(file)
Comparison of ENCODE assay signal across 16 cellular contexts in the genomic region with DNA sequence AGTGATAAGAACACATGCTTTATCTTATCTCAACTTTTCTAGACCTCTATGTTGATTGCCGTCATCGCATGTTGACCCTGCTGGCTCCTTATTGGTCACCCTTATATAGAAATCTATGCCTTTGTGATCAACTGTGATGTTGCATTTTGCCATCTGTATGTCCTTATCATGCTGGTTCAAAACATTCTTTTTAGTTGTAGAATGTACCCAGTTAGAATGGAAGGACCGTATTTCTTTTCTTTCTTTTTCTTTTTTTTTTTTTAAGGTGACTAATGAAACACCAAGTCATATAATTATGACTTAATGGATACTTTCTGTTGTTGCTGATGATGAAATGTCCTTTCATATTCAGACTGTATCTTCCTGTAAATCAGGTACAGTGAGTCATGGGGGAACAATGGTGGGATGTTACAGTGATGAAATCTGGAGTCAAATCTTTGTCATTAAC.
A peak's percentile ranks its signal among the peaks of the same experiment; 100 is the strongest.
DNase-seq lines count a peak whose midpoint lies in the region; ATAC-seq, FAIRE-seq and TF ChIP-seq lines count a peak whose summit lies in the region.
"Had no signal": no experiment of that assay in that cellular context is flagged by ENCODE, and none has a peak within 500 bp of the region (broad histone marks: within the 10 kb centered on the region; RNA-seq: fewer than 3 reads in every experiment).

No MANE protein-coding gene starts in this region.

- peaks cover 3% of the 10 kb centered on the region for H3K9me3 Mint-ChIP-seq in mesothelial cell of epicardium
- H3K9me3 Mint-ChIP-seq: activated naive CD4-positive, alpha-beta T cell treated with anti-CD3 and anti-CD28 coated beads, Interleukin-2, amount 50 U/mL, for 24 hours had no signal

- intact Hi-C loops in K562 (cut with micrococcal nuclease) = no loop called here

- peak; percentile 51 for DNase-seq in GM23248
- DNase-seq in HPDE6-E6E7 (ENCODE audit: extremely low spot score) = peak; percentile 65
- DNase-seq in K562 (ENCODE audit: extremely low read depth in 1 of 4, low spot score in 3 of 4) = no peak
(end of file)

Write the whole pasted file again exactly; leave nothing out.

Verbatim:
Comparison of ENCODE assay signal across 16 cellular contexts in the genomic region with DNA sequence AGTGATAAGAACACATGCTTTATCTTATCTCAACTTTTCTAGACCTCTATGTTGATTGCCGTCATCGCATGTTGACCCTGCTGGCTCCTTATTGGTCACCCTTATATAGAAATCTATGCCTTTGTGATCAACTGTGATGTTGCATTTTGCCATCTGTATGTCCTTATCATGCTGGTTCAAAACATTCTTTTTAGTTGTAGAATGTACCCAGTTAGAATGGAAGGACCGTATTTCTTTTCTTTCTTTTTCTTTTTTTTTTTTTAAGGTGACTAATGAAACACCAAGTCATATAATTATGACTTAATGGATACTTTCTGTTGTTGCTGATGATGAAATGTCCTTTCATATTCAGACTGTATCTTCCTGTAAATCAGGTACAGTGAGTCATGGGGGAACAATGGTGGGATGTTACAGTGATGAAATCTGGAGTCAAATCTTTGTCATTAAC.
A peak's percentile ranks its signal among the peaks of the same experiment; 100 is the strongest.
DNase-seq lines count a peak whose midpoint lies in the region; ATAC-seq, FAIRE-seq and TF ChIP-seq lines count a peak whose summit lies in the region.
"Had no signal": no experiment of that assay in that cellular context is flagged by ENCODE, and none has a peak within 500 bp of the region (broad histone marks: within the 10 kb centered on the region; RNA-seq: fewer than 3 reads in every experiment).

No MANE protein-coding gene starts in this region.

- peaks cover 3% of the 10 kb centered on the region for H3K9me3 Mint-ChIP-seq in mesothelial cell of epicardium
- H3K9me3 Mint-ChIP-seq: activated naive CD4-positive, alpha-beta T cell treated with anti-CD3 and anti-CD28 coated beads, Interleukin-2, amount 50 U/mL, for 24 hours had no signal

- intact Hi-C loops in K562 (cut with micrococcal nuclease) = no loop called here

- peak; percentile 51 for DNase-seq in GM23248
- DNase-seq in HPDE6-E6E7 (ENCODE audit: extremely low spot score) = peak; percentile 65
- DNase-seq in K562 (ENCODE audit: extremely low read depth in 1 of 4, low spot score in 3 of 4) = no peak